Preinjury Status: Are Orthopaedic Trauma Patients Different Than the General Population?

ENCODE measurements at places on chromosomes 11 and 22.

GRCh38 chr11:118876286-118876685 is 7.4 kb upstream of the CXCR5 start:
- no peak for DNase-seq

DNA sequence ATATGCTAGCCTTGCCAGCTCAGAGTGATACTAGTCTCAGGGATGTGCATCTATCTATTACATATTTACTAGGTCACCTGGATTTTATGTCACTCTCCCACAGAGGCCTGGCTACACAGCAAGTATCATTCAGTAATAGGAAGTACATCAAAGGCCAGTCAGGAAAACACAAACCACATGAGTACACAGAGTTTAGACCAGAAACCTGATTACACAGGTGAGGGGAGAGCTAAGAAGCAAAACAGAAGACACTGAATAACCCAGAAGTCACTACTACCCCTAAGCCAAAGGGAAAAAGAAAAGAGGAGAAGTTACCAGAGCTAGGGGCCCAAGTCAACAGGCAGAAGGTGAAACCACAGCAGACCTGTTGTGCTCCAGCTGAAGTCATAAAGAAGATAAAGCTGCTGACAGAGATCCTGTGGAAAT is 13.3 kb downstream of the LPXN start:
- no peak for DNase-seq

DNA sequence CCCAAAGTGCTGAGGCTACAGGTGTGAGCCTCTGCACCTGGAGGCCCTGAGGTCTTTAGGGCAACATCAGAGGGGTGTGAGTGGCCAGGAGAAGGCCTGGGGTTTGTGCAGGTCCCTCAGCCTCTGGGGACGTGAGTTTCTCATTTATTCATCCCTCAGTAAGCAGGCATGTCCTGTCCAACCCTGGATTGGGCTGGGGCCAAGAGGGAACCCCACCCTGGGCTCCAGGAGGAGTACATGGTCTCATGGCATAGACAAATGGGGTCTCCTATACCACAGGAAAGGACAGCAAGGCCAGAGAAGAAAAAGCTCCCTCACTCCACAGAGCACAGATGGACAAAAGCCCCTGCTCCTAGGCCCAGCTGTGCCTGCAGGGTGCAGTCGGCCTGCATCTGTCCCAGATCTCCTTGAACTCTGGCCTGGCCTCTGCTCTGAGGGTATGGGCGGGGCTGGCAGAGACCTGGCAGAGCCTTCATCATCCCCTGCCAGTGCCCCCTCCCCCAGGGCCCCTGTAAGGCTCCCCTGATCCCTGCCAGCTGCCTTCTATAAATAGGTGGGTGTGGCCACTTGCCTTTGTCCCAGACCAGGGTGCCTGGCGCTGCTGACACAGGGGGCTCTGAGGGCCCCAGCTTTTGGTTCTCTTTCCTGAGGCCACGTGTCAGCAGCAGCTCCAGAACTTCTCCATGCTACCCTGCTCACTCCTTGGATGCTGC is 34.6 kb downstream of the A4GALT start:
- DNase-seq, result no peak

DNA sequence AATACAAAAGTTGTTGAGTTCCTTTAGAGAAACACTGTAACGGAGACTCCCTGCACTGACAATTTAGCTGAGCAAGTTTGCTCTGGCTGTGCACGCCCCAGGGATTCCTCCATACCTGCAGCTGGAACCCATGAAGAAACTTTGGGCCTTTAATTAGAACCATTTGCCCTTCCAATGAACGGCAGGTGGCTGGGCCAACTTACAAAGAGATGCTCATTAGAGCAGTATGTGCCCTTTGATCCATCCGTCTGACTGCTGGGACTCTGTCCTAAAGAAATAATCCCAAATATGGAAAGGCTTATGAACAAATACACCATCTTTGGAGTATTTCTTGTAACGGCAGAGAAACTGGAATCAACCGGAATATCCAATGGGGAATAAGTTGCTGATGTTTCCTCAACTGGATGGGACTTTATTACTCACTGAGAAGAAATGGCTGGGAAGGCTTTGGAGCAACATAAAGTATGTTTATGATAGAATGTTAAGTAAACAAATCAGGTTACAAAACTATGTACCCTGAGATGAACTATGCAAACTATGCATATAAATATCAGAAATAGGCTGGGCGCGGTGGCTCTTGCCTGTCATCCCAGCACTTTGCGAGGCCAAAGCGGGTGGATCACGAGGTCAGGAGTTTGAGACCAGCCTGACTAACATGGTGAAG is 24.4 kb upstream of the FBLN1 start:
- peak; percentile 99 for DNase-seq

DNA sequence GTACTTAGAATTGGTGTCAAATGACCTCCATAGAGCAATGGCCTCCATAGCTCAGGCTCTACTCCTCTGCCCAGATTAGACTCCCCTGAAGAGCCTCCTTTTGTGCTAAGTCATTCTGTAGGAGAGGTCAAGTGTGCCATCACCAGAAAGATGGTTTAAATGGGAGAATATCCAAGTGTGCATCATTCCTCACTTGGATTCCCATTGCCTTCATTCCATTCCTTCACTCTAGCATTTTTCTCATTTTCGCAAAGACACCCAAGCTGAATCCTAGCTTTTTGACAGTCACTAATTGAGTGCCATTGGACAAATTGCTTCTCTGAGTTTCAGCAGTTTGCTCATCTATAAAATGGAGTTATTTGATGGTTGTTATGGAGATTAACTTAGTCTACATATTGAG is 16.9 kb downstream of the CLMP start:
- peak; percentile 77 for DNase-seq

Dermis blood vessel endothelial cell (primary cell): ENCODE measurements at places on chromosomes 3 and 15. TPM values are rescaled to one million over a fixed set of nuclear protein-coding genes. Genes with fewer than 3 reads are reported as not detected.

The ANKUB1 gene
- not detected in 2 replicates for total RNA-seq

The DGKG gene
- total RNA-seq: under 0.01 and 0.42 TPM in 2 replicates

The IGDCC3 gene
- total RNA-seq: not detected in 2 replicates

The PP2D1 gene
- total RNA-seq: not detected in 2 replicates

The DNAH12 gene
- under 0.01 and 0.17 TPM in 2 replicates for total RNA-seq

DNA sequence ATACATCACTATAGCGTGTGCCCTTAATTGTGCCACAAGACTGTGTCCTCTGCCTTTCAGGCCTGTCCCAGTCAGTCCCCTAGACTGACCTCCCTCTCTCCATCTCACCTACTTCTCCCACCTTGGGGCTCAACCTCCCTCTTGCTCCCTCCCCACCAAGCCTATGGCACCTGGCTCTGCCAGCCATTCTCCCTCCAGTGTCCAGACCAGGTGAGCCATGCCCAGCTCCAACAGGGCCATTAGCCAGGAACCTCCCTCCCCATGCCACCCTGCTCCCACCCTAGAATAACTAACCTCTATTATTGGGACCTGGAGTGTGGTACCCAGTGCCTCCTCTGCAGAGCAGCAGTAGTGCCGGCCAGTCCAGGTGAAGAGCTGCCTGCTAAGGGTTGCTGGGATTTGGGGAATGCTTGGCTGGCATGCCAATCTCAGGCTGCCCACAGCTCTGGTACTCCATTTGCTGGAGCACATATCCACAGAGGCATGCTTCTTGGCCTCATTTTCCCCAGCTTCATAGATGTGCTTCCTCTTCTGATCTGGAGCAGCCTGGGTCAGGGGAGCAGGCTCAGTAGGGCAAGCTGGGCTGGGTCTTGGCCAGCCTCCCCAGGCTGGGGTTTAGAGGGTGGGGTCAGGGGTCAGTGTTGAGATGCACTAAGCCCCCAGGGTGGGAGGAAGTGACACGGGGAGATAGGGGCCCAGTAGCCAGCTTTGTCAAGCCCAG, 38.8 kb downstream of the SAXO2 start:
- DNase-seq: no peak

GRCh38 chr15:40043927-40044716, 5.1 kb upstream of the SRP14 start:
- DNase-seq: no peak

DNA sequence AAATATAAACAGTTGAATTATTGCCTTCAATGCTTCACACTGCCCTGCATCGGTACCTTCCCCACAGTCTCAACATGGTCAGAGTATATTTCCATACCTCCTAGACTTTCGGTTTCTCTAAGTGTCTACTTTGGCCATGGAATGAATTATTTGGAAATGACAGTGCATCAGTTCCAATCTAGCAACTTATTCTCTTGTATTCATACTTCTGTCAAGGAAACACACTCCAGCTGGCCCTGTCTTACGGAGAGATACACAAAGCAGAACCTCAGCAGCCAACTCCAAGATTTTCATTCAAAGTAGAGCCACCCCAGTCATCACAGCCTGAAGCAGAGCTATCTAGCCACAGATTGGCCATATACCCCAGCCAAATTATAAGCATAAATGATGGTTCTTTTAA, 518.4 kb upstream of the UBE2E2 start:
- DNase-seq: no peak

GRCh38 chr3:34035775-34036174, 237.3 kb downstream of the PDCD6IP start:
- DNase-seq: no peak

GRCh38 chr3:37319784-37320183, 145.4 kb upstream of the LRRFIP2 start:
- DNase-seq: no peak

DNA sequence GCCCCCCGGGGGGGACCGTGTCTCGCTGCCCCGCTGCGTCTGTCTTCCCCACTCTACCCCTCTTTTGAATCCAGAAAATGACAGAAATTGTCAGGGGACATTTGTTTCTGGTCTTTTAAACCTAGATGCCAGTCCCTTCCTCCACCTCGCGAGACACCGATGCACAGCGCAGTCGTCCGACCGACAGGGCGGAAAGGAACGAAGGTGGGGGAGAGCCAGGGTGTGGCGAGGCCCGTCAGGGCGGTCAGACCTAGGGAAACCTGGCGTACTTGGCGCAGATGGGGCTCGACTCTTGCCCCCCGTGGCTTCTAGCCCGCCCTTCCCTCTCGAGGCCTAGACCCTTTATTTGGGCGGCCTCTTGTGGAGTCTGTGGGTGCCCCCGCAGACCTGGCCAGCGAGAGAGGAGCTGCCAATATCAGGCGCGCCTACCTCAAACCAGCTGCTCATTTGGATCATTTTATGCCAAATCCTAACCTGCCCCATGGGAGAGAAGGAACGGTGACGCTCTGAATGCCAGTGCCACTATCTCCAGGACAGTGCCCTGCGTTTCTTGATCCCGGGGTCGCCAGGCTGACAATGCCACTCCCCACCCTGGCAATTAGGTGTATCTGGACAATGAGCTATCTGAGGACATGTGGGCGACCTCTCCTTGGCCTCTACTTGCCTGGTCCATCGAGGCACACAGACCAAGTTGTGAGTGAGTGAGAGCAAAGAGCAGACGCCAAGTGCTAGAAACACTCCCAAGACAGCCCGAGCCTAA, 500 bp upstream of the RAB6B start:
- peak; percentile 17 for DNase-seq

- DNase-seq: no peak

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OBJECTIVE: To describe the preinjury health-related quality of life (HRQL) of orthopaedic trauma patients admitted to Level I trauma centers relative to the general population. DESIGN: Prospective cohort study using retrospectively collected preinjury HRQL measures. SETTING: Two Level I adult trauma centers in Melbourne, Australia. PARTICIPANTS: A total of 2388 admitted orthopaedic trauma patients aged > or = 18 years were included, captured by the Victorian Orthopaedic Trauma Outcomes Registry (VOTOR) between October 2003 and January 2006. Patients with a significant head injury (Abbreviated Injury Scale severity score >2), dementia, mental illness, mental disability, who were non-English speakers, or who were postoperatively confused were excluded. MAIN OUTCOME MEASUREMENTS: The 12-item Short Form Health Survey (SF-12). RESULTS: The preinjury SF-12 was obtained for 1839 patients [median (interquartile range) of 6 (3-12) days postinjury]. The VOTOR population reported mean physical SF-12 scores above population norms (50.9 vs. 48.9, P < 0.001). The differences were predominant in men and confined to patients aged 18 to 54 years. The mean mental SF-12 scores of the VOTOR population were also greater than population norms (54.5 vs. 52.4, P < 0.001) and this was most apparent for women. CONCLUSIONS: Establishing the preinjury HRQL of trauma patients is important for evaluating the quality of orthopaedic trauma patient outcomes. Reliance on population norms for this purpose may lead to an underestimation of the impact of injury in particular age and sex subgroups, but given the size of the differences seen, any underestimation would be small. Where individual preinjury data cannot be collected, population norms could be used as a reasonable estimate of preinjury patient status for assessing quality of recovery.
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